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|Articles - November 2011|
|Wednesday, October 19, 2011|
Page 5 of 7
The challenges facing women interested in securing a board seat raise the question: How do the men who are making the decisions about corporate strategy, oversight and director positions in Oregon view the issue? Several board leaders, including Patrick Jones, chair of Lattice Semiconductor, and Kurt Widmer, chair of Craft Brewers Alliance, declined to be interviewed for this article. Mentor Graphics, which has an all-male board, also turned down requests for interviews. Other men were more forthcoming, echoing the arguments of female board members regarding the challenges and benefits of putting more women on boards.
“We’re always on the outlook for candidates who will diversify the board,” says Don Graber, chair of Precision Castparts’ eight-member, all-male board of directors. “But we also look for people who have a manufacturing-type background and females are tough to find.”
Columbia Sportswear, one of the seven public companies with two women on its board, “has made great strides in revitalizing its brand,” says Steve Babson, chair of the board’s nominating committee. “That’s attributable to key people in the company, many of whom are women.”
To be sure, many Oregon companies are concentrated in the wood products, manufacturing and other traditionally male-dominated industries. But the list of Oregon public companies without any women on their boards — a list that includes FLIR, Electro Scientific Industries, Premier West Bank, and LaCrosse Footwear — transcends any individual sector. There is no research about gender and financial performance in Oregon. However, a growing number of studies in Europe show that companies with more female board members outperform those with fewer women, regardless of the type of industry. That research includes a 2007 Finnish study and an analysis of European listed companies conducted by the consulting firm McKinsey & Company, both of which found a correlation between the percentage of female board members and improved corporate financial performance.
Decades after the women’s movement and countless women-in-business diversity initiatives, many business leaders agree on the economic and social justice value of increasing women in the boardroom. What still isn’t clear is how to make it happen.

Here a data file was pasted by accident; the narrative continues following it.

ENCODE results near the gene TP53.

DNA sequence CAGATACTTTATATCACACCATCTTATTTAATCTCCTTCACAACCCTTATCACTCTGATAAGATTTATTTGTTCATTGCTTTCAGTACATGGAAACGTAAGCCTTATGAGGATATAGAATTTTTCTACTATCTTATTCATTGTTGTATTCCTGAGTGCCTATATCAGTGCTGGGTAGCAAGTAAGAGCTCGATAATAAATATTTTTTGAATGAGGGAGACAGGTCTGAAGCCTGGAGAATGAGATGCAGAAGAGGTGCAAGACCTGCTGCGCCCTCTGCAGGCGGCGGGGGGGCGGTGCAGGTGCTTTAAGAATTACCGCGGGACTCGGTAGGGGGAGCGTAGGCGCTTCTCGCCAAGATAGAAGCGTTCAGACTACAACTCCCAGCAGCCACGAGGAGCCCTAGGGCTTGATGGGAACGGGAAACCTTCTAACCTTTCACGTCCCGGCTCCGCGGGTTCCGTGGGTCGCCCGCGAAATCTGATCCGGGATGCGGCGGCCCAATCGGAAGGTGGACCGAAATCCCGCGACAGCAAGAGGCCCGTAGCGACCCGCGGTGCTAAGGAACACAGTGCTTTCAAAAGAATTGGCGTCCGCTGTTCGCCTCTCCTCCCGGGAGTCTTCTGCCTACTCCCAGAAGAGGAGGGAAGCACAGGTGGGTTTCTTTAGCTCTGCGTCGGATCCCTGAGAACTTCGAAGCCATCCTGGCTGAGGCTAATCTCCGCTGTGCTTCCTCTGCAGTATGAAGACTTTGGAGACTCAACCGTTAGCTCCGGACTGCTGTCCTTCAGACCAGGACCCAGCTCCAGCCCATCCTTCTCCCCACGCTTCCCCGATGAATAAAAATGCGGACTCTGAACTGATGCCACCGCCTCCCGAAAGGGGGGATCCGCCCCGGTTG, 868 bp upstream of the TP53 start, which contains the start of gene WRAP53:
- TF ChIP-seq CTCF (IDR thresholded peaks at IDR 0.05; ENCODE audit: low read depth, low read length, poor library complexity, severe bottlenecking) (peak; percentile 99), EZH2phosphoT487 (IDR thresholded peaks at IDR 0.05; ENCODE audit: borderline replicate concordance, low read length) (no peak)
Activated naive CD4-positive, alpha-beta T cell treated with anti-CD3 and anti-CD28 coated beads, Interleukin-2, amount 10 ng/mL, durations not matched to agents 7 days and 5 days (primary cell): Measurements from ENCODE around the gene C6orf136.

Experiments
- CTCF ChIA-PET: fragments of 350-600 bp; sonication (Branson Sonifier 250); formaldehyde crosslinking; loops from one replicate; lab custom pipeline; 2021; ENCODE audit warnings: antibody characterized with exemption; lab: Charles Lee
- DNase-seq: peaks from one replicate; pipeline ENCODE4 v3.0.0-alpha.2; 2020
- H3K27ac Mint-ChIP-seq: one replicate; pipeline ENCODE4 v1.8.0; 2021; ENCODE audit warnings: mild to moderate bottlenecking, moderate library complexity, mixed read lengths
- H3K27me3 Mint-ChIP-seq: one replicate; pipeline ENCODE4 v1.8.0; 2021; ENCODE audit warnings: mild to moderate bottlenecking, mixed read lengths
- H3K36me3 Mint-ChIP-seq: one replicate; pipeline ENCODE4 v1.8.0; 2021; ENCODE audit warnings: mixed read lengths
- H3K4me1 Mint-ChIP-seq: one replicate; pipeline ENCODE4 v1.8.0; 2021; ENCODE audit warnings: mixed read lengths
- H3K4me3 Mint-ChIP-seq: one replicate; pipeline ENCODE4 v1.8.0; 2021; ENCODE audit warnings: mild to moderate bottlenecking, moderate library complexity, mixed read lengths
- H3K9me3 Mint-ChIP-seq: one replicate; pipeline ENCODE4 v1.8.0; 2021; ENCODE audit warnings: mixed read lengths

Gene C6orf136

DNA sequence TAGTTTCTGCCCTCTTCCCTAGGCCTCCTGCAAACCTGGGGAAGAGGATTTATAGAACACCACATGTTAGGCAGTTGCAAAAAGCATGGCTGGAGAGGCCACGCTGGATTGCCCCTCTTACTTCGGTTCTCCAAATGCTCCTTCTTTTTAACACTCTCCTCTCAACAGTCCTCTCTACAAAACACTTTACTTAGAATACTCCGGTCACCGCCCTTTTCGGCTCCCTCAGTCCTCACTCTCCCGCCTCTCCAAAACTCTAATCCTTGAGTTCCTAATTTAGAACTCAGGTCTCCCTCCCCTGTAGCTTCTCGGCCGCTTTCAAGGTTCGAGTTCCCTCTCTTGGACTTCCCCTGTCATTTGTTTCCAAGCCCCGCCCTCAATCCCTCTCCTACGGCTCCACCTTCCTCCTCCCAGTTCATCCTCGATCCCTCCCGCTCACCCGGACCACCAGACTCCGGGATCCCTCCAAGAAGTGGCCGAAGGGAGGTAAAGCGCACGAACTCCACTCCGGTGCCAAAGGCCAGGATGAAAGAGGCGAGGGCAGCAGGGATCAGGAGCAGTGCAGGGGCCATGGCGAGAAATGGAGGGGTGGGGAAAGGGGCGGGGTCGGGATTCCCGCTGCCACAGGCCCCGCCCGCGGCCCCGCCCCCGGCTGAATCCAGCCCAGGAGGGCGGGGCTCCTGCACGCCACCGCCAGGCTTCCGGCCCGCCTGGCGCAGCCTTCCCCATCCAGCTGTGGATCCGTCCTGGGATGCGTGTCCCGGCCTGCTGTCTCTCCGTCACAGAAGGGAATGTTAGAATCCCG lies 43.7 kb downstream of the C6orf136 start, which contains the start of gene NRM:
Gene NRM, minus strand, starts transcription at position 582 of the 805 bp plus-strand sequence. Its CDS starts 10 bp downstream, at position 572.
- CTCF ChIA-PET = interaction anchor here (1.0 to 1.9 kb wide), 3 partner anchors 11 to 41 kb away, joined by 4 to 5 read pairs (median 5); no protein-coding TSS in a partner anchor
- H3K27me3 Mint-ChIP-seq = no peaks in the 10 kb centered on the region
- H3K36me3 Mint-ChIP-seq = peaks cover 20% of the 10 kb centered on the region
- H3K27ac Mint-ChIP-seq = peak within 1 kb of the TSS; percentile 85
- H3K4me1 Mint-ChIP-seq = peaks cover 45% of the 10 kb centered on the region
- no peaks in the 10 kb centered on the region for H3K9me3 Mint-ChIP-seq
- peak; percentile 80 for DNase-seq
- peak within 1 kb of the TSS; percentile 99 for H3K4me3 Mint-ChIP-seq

In Europe, policy makers have decided the only solution is regulation. In 2003, Norway was the first country to establish a 40% quota of women on boards, followed by Spain in 2007 and Iceland, which implemented quotas last year. In January, France passed a law requiring that by 2017, women must represent 40% of board members on the largest publicly traded companies. The U.K. is also considering quotas.
Thursday, February 27, 2014
BY ERIC FRUITS
Because they have little chance of working for someone else, today’s teens need to be entrepreneurs. But, first, we must teach our teens that entrepreneurship starts small.
Wednesday, April 02, 2014
A new report explores the impact of millennials on Oregon's business and political climate.
Tuesday, March 25, 2014
BY VIVIAN MCINERNY | OB BLOGGER
Oregon is home not only to many fine writers but also several accomplished small publishers.
Tuesday, February 25, 2014
In this issue, we celebrate our 21st annual 100 Best Companies to Work For in Oregon project.
Tuesday, February 25, 2014
Brad Smith, founder of Hot Pepper Studios, and Travis Boersma, president of Dutch Bros. Coffee, share their recent reads.
Friday, February 28, 2014
The 21st annual 100 Best Companies to Work For in Oregon list was announced Thursday night at an awards dinner at the Oregon Convention Center.
Tuesday, February 25, 2014
BY LINDA BAKER
A blueberry bush is a blueberry bush — except when it’s a blueberry tree.
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Marketing the state brings new business, new jobs and a better quality of life for everyone.
Living in the beautiful Pacific Northwest means enjoying our wonderful surroundings, while remaining aware of the multiple types of natural disaster threats that we face: winter storms, windstorms, floods, landslides, earthquakes, volcanoes and tsunamis.“
Oregon State University's hospitality degree program invests in next-generation leaders.
On Saturday, April 26, more than 1,900 local Comcast employees and their families, friends and community partners will “make change happen” as they volunteer to improve schools and nonprofits in Oregon and Southwest Washington as part of Comcast’s 13th Comcast Cares Day.
NAI Norris, Beggs & Simpson just completed their newly rebranded First Quarter Market Reports. Not only does it feature a brand new format, but the report ensures accuracy due to the annual truing up of their database.
Samuel Hernandez, an Associate at Barran Liebman, is the recipient of a 2014 Oregon State Bar Litigation Section Rising Litigator Award.